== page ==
Fraudulent elections may serve the role of signaling the strength of the regime (to deter elites from challenging the regime), as well as force other elites to demonstrate their loyalty to the regime, whereas in democracies, free and fair elections are used to select representatives who represent the will of the citizens. Elections may also motivate authoritarian party members to strengthen patron–client and information-gathering networks, which strengthens the authoritarian regime. Elections may also motivate members of the ruling class to engage in public goods provision.
According to one study, “most dictatorships led by parties have regular popular elections”. Prior to the 1990s, most of these elections had no alternative parties or candidates for voters to vote on. Since the end of the Cold War, about two-thirds of elections in authoritarian systems allow for some opposition, but the elections are structured in a way to heavily favor the incumbent authoritarian regime.
Hindrances to free and fair elections in authoritarian systems may include:
- Control of the media by the authoritarian incumbents.
- Interference with opposition campaigning.
- Electoral fraud.
- Violence against opposition.
- Large-scale spending by the state in favor of the incumbents.
- Permitting of some parties, but not others.
- Prohibitions on opposition parties, but not independent candidates.
- Allowing competition between candidates within the incumbent party, but not those who are not in the incumbent party.
Interactions with other elites and the masses
The foundations of stable authoritarian rule are that the authoritarian prevents contestation from the masses and other elites. The authoritarian regime may use co-optation or repression (or carrots and sticks) to prevent revolts. In the 2010s, Kazakhstan has unsuccessfully tried to mobilize citizens and police to cooperate through the zero tolerance policing of petty crimes.
Manipulation of information
According to a 2019 study by Sergei Guriev and Daniel Treisman, authoritarian regimes have over time become less reliant on violence and mass repression to maintain control. The study shows instead that authoritarians have increasingly resorted to manipulation of information as a means of control. Authoritarians increasingly seek to create an appearance of good performance, conceal state repression, and imitate democracy.
Systemic weakness and resilience
Andrew J. Nathan notes that “regime theory holds that authoritarian systems are inherently fragile because of weak legitimacy, overreliance on coercion, over-centralization of decision making, and the predominance of personal power over institutional norms. […] Few authoritarian regimes—be they communist, fascist, corporatist, or personalist—have managed to conduct orderly, peaceful, timely, and stable successions”.
Political scientist Theodore M. Vestal writes that authoritarian political systems may be weakened through inadequate responsiveness to either popular or elite demands and that the authoritarian tendency to respond to challenges by exerting tighter control, instead of by adapting, may compromise the legitimacy of an authoritarian state and lead to its collapse.
One exception to this general trend is the endurance of the authoritarian rule of the Chinese Communist Party which has been unusually resilient among authoritarian regimes. Nathan posits that this can be attributed to four factors such as (1) “the increasingly norm-bound nature of its succession politics”; (2) “the increase in meritocratic as opposed to factional considerations in the promotion of political elites”; (3) “the differentiation and functional specialization of institutions within the regime”; and (4) “the establishment of institutions for political participation and appeal that strengthen the CCP’s legitimacy among the public at large”.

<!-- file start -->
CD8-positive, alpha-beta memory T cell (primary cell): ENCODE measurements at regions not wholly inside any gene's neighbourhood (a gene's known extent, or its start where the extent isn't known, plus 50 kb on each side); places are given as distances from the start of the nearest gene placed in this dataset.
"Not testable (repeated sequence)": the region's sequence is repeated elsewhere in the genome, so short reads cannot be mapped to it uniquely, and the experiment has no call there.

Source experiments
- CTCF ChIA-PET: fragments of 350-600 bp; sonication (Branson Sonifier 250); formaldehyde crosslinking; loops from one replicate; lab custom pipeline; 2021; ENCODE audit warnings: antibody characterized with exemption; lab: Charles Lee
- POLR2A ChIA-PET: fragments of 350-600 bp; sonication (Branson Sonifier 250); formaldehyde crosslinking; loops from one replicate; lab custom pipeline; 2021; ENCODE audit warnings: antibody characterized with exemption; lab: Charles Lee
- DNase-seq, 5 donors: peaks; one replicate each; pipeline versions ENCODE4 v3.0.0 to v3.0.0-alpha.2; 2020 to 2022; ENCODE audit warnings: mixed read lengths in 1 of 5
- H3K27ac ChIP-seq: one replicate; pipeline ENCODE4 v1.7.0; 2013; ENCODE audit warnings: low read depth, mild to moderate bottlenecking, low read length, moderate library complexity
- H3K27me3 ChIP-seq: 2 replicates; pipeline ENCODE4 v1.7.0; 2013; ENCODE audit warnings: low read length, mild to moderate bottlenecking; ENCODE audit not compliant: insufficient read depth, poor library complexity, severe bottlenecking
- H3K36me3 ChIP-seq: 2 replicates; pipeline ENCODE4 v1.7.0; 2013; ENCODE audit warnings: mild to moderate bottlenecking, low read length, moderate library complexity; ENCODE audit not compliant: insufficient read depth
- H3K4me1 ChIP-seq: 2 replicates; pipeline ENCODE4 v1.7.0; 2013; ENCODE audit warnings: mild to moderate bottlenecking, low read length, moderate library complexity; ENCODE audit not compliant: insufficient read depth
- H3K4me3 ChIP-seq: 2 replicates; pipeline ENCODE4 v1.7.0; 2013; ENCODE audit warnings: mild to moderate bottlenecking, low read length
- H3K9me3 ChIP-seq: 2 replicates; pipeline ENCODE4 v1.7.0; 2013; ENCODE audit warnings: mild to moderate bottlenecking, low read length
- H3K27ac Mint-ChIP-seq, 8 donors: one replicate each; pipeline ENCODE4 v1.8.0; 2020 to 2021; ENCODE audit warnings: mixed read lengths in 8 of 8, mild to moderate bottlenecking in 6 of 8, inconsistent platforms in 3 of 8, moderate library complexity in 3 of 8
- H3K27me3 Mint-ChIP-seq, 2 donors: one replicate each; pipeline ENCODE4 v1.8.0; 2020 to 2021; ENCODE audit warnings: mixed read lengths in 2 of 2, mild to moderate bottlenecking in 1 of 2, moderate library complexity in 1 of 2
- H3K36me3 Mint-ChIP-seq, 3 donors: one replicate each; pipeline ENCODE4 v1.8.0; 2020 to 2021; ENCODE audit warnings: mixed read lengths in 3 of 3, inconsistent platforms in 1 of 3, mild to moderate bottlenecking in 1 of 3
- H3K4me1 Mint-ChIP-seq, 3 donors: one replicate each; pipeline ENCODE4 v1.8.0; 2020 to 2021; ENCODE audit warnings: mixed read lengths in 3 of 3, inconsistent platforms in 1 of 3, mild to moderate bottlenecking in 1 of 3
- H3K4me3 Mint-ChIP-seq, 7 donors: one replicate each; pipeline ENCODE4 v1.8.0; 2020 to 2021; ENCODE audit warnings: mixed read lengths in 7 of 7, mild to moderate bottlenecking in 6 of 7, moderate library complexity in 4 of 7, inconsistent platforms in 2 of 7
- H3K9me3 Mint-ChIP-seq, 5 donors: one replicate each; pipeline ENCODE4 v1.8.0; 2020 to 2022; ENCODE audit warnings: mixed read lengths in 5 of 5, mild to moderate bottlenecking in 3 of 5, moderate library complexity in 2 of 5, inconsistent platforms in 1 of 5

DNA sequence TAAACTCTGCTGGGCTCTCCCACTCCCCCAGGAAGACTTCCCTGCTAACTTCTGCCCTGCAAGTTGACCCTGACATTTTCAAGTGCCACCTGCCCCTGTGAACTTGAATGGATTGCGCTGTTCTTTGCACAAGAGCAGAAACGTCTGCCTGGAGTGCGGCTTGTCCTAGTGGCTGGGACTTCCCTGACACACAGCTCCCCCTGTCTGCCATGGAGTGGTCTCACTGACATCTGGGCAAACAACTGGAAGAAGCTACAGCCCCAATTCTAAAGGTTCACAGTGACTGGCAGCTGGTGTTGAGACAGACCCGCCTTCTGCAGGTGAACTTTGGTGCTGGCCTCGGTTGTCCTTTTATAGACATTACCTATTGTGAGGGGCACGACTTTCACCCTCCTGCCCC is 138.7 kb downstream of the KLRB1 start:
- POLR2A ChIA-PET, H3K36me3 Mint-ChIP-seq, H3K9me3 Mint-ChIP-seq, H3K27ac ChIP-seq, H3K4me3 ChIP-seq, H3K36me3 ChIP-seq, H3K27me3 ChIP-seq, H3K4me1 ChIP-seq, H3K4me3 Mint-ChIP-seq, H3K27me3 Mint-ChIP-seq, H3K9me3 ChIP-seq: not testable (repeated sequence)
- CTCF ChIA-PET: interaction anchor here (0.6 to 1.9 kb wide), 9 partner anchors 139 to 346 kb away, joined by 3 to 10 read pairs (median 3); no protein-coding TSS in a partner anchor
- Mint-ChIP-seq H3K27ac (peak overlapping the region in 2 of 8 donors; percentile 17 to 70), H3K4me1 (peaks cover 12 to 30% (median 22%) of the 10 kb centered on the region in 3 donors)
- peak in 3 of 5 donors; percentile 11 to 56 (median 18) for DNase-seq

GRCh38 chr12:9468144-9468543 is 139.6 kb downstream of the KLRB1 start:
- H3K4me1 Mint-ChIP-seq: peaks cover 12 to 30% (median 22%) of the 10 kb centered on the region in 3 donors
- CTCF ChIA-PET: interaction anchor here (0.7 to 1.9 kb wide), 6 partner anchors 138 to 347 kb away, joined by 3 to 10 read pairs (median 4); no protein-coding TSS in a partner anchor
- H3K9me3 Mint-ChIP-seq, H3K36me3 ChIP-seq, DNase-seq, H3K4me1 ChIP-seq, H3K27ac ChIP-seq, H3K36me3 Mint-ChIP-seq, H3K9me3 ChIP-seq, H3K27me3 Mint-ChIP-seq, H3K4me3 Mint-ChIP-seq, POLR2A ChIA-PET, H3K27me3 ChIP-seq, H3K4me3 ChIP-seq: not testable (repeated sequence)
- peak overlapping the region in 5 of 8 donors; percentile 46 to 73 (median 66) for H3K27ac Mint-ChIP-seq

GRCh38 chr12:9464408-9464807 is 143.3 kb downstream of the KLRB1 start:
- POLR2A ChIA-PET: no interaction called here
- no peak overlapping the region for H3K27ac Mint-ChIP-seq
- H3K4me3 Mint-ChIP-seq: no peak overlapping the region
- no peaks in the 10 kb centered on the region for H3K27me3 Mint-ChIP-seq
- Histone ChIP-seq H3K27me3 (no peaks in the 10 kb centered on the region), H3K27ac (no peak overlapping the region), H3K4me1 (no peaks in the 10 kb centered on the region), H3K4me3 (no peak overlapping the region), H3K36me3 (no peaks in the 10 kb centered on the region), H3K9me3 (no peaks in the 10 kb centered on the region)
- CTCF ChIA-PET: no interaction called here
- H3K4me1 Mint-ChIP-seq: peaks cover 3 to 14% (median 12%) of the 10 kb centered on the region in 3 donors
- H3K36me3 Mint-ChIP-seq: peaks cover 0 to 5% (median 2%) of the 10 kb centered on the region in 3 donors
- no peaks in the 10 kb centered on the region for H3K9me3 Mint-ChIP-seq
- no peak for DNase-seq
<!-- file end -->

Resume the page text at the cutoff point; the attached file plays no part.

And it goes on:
Yale University political scientist Milan Svolik argues that violence is a common characteristic of authoritarian systems. Violence tends to be common in authoritarian states because of a lack of independent third parties empowered to settle disputes between the dictator, regime allies, regime soldiers and the masses.
Authoritarians may resort to measures referred to as “coup-proofing”, i.e. structures that make it hard for any small group to seize power. These coup-proofing strategies may include the strategic placing of family, ethnic, and religious groups in the military; creation of an armed force parallel to the regular military; and development of multiple internal security agencies with overlapping jurisdiction that constantly monitor one another. Research shows that some coup-proofing strategies reduce the risk of coups occurring. However, coup-proofing reduces military effectiveness, and limits the rents that an incumbent can extract. A 2016 study shows that the implementation of succession rules reduce the occurrence of coup attempts. Succession rules are believed to hamper coordination efforts among coup plotters by assuaging elites who have more to gain by patience than by plotting. According to political scientists Curtis Bell and Jonathan Powell, coup attempts in neighbouring countries lead to greater coup-proofing and coup-related repression in a region. A 2017 study finds that countries’ coup-proofing strategies are heavily influenced by other countries with similar histories. A 2018 study in the Journal of Peace Research found that leaders who survive coup attempts and respond by purging known and potential rivals are likely to have longer tenures as leaders. A 2019 study in Conflict Management and Peace Science found that personalist dictatorships are more likely to take coup-proofing measures than other authoritarian regimes; the authors argue that this is because “personalists are characterized by weak institutions and narrow support bases, a lack of unifying ideologies and informal links to the ruler”.
According to a 2019 study, personalist dictatorships are more repressive than other forms of dictatorship